The apostle Paul told the Romans, "The Spirit itself beareth witness with our spirit, that we are the children of God" (Romans 8:16).

Nearly all Christian faiths believe that the term "children of God" refers to those who have accepted Christ and have been adopted by Him through being born again into His household, and this is certainly true in the context of salvation. The Church of Jesus Christ of Latter-day Saints also believes this as well in the specific way that Paul speaks of it.

However, through revelation, we have come to understand that all of mankind are also children of God in a real and literal sense. In other words, the term "children of God" has a double meaning. It can refer to those who have made the conscious decision to become followers of Christ, taking upon themselves His name, and pledging to keep His commandments. In this sense a child of God is one who has been reborn by God's Holy Spirit and are no longer a follower of the ways of the world but now have a desire to be lead of the Spirit. But there is another sense in which we are children of God.

Long before Christ offered Himself up as a sacrifice on the cross to atone for our sins, He taught His disciples to pray saying, "Our Father which art in heavenů" All Christians believe that Jesus is the real and literal Son of God, which is why He can truly call God His Father, but He taught us to address God as our Father as well. In fact, when Jesus was first resurrected and Mary went to touch Him He told her, "go to my brethren, and say unto them, I ascend unto my Father, and your Father; and to my God, and your God." (John 20:17, emphasis added).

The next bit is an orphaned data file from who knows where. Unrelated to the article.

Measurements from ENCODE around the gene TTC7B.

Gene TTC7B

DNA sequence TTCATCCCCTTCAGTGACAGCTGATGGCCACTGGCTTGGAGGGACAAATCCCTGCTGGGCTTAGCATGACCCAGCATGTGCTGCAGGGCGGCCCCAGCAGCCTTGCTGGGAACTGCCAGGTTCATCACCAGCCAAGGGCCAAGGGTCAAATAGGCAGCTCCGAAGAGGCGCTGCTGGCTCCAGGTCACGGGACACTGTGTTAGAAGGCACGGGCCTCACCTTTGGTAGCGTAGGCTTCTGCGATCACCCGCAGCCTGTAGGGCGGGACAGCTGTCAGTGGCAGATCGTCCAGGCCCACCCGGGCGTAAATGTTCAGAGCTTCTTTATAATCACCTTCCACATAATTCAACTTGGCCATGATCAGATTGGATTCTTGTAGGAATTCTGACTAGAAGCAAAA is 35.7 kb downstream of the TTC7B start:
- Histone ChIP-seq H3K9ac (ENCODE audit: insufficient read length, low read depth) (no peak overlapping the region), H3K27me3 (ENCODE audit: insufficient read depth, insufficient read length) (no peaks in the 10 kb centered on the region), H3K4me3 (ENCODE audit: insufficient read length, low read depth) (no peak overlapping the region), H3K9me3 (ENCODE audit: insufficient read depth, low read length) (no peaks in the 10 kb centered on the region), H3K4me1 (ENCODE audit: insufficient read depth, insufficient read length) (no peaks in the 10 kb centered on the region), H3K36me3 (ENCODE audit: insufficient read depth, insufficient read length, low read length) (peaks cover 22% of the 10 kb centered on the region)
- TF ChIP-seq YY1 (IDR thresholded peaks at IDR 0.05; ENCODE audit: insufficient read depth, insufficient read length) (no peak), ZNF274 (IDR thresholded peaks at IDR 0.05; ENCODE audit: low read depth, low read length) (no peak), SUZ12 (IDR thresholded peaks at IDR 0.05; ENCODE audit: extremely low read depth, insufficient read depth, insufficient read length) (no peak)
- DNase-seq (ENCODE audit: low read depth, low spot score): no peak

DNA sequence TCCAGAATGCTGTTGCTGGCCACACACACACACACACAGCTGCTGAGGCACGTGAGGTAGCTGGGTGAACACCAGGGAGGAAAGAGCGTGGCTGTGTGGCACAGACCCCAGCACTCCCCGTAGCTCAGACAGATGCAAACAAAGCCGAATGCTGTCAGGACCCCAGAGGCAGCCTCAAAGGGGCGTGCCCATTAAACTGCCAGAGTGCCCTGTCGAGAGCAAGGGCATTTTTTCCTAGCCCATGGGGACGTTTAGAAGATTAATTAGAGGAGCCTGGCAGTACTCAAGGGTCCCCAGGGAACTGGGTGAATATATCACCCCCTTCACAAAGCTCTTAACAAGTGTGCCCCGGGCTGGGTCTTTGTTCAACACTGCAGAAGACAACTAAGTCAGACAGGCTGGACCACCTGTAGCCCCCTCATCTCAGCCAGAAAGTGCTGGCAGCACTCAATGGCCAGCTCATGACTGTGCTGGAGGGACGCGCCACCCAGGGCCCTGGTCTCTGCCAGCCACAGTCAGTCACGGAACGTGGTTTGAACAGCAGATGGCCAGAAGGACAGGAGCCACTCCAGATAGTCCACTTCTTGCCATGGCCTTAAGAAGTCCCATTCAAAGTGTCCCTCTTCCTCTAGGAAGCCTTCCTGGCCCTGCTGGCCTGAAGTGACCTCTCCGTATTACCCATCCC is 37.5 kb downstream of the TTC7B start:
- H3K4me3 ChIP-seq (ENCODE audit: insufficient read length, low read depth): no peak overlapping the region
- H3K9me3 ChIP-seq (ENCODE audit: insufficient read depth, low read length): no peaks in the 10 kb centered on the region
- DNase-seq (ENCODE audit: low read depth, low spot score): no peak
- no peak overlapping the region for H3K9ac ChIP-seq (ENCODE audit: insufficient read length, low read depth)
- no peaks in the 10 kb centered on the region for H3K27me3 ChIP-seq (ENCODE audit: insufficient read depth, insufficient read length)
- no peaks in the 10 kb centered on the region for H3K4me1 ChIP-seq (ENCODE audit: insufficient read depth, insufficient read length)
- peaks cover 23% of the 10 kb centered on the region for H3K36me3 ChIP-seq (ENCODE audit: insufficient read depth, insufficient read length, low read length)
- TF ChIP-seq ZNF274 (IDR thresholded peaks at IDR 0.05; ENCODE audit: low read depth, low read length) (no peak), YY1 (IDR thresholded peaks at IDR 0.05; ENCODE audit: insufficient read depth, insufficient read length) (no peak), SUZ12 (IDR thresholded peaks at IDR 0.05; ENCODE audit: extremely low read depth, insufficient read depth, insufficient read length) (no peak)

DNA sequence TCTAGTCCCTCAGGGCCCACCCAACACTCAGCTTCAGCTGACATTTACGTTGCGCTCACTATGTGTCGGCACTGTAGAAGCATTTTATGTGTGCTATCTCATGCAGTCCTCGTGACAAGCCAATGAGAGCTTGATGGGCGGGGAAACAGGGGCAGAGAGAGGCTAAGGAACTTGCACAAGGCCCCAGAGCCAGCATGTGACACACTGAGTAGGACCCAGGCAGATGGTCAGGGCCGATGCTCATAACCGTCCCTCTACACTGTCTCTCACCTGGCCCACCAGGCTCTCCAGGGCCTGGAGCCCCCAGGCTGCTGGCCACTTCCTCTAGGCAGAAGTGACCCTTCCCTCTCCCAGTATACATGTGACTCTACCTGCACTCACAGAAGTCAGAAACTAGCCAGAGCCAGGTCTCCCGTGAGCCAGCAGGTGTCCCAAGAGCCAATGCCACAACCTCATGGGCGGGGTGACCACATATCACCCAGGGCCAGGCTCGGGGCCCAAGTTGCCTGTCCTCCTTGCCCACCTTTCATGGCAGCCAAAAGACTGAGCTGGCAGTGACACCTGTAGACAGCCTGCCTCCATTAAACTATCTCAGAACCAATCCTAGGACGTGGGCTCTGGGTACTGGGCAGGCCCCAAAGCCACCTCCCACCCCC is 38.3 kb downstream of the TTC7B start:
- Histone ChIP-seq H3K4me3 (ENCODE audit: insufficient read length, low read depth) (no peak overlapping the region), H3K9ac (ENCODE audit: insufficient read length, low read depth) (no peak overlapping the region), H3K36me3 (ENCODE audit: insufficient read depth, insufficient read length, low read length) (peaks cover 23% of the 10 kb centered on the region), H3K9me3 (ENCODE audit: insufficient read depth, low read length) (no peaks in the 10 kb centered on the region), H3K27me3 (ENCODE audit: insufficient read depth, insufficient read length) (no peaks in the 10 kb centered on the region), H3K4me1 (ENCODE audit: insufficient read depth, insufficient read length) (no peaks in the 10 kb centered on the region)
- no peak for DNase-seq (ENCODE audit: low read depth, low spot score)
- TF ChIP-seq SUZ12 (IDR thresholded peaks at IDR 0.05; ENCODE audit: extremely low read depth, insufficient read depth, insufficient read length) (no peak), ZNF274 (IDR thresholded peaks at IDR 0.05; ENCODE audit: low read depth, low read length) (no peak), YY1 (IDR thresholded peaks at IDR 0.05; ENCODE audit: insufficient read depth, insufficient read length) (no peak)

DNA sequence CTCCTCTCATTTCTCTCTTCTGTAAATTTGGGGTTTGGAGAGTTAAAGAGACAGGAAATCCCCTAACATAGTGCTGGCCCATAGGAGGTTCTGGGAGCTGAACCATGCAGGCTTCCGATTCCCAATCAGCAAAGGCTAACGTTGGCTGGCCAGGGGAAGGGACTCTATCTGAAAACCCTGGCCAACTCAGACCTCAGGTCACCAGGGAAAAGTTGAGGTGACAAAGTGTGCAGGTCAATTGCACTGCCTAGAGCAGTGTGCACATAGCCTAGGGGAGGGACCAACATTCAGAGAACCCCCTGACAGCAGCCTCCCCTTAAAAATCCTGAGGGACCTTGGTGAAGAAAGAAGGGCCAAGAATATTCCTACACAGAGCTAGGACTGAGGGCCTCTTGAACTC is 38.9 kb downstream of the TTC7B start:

God is not only the Father of Jesus, in a very real and literal way, but that same God is also our Father as well in the same way. Most Christians believe that man is made up of both a physical body and a spirit, and that it is the spirit of man that gives him life. We know that the physical body comes from the uniting of a man's sperm with a woman's egg, but where does a person's spirit come from?

Modern revelation teaches that we were born as spirit beings to our Father in heaven, meaning that God begat us first in heaven. However, instead of having a physical body as we now do, we existed back then as spirit beings. Nevertheless, we were still His children and He was our Father, and our relationship to Him is the same as what earthly children have to their earthly parents. That is why we call God "our Father" who lives in heaven.

Because of this relationship, the LDS Church teaches that we are all children of God, but this phrase has been used so often that its true significance is often trivialized. For many LDS members, the phrase "I am a child of God" simply means that God is our true Father and that we hope to someday return back to Him. However, this phrase has a much greater meaning to it than that.

When we lived in heaven as spirit beings, we didn't refer to our heavenly Father as God because, to us, He was simply "Father." For example, imagine a child being born to the President of the United States. As they grow up living in the White House, they don't address their father as "president," as does everyone else because to them, that's not who he is. To them he is their father who just happens to be a very busy and powerful man.

And the same is true of all fathers. Whether a man is the president of a company, or a successful salesman, or is just an assembly-line factory worker, a child identifies his male parent as "father," even though they may know what their father does for a living. And so it was with us when we lived in heaven. We knew we lived in heaven and we knew that our Father was a very busy, important, and powerful person, but to us He was not "God," (although we knew that was His title). To us He was simply "Father."